Cover image for The colour out of space : tales of cosmic horror
Title:
The colour out of space : tales of cosmic horror
Author:
Thin, D. (Douglas)
Publication Information:
New York : New York Review Books, [2002]

©2002
Physical Description:
354 pages ; 21 cm.
Language:
English
Geographic Term:
Added Author:
ISBN:
9781590170267
Format :
Book

Available:*

Library
Call Number
Material Type
Home Location
Status
Item Holds
Searching...
PS648.H6 C655 2002 Adult Non-Fiction Non-Fiction Area
Searching...
Searching...
PS648.H6 C655 2002 Adult Non-Fiction Open Shelf
Searching...
Searching...
PS648.H6 C655 2002 Adult Non-Fiction Open Shelf
Searching...
Searching...
PS648.H6 C655 2002 Adult Non-Fiction Seasonal
Searching...

On Order

Summary

Summary

"The true weird tale has something more than a secret murder, bloody bones, or a sheeted form clanking chains. An atmosphere of breathless and unexplainable dread of outer, unknown forces must be present; a hint of that most terrible conception of the human brain--a malign and particular suspension or defeat of those fixed laws of Nature which are our only safeguard against the assaults of chaos and the daemons of unplumbed space." --H. P. Lovecraft

This new collection features some of the greatest masters of extreme terror, among them Edgar Allan Poe, Ambrose Bierce, Bram Stoker, and Henry James, and includes such classic works as Arthur Machen's "The White People," Algernon Blackwood's "The Willows," and of course Lovecraft's own weird and hideous "The Colour Out of Space."

Contents:

Edgar Allan Poe, "MS. Found in a Bottle"
Bram Stoker, "The Squaw"
Ambrose Bierce, "Moxon's Master"
Ambrose Bierce, "The Damned Thing"
Ambrose Bierce, "An Inhabitant of Carcosa"
R. W. Chambers, "The Repairer of Reputations"
M. P. Shiel, "The House of Sounds"
Arthur Machen, "The White People"
Algernon Blackwood, "The Willows"
Henry James, "The Jolly Corner"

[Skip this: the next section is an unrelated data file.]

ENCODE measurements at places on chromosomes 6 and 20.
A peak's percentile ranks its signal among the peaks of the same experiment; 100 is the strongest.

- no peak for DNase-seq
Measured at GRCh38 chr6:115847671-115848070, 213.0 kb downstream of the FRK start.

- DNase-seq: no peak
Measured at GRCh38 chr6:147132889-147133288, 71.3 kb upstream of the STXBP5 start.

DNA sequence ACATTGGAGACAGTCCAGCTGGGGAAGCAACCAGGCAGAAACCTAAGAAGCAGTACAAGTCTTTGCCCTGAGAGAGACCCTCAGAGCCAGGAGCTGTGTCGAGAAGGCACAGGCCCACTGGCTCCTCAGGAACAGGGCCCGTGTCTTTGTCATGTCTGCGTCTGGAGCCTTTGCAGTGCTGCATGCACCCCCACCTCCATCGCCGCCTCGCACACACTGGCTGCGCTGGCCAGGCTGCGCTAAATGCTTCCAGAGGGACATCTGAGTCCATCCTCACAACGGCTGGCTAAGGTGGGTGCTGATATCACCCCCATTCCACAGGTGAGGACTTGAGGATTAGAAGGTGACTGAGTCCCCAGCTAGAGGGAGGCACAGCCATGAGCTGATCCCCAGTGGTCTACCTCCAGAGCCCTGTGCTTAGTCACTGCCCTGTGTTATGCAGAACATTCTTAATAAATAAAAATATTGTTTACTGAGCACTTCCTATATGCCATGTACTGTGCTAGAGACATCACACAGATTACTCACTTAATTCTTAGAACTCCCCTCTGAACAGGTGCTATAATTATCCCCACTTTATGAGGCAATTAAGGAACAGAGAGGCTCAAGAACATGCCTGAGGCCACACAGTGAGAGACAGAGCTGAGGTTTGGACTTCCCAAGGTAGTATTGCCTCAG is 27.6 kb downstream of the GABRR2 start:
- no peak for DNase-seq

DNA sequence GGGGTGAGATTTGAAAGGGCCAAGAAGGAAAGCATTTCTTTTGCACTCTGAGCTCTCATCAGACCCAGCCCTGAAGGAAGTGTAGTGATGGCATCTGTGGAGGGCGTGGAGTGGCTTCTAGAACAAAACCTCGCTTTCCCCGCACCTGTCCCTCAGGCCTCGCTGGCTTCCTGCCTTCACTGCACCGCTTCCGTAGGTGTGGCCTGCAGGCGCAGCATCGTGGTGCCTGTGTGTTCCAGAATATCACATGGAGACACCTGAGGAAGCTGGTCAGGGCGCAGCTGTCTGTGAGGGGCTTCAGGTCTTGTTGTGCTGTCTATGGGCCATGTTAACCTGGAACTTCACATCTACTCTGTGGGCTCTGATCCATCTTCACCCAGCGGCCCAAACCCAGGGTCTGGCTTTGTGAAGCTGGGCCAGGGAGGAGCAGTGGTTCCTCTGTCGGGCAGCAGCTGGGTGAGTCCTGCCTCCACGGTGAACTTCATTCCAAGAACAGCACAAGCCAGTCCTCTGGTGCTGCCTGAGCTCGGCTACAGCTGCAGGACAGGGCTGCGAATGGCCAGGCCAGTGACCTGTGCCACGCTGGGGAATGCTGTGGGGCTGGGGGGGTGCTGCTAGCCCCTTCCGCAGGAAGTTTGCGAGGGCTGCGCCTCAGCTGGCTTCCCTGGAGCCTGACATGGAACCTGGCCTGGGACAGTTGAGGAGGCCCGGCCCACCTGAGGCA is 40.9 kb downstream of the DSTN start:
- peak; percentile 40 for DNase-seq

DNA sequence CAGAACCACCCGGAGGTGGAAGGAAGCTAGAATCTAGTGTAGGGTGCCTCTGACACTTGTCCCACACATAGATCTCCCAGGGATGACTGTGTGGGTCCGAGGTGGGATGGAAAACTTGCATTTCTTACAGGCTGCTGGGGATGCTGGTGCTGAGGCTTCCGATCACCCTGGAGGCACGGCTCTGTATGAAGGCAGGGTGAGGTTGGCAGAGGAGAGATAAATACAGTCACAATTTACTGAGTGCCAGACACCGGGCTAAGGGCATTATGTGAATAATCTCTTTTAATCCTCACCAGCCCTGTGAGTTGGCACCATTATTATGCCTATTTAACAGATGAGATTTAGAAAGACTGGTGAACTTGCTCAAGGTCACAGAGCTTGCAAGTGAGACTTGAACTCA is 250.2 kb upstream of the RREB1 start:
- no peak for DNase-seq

Walter de la Mare, "Seaton's Aunt"
H. P. Lovecraft, "The Colour Out of Space"
A Note on the Selection by D. Thin


Author Notes

Howard Phillips Lovecraft, 1890 - 1937 H. P. Lovecraft was born on August 20, 1890 in Providence, Rhode Island. His mother was Sarah Susan Phillips Lovecraft and his father was Winfield Scott Lovecraft, a traveling salesman for Gorham & Co. Silversmtihs. Lovecraft was reciting poetry at the age of two and when he was three years old, his father suffered a mental breakdown and was admitted to Butler Hospital. He spent five years there before dying on July 19, 1898 of paresis, a form of neurosyphillis. During those five years, Lovecraft was told that his father was paralyzed and in a coma, which was not the case.

His mother, two aunts and grandfather were now bringing up Lovecraft. He suffered from frequent illnesses as a boy, many of which were psychological. He began writing between the ages of six and seven and, at about the age of eight, he discovered science. He began to produce the hectographed journals, "The Scientific Gazette" (1899-1907) and "The Rhode Island Journal of Astronomy" (1903-07). His first appearance in print happened, in 1906, when he wrote a letter on an astronomical matter to The Providence Sunday Journal. A short time later, he began writing a monthly astronomy column for The Pawtuxet Valley Gleaner - a rural paper. He also wrote columns for The Providence Tribune (1906-08), The Providence Evening News (1914-18), The Asheville (N.C.) Gazette-News (1915).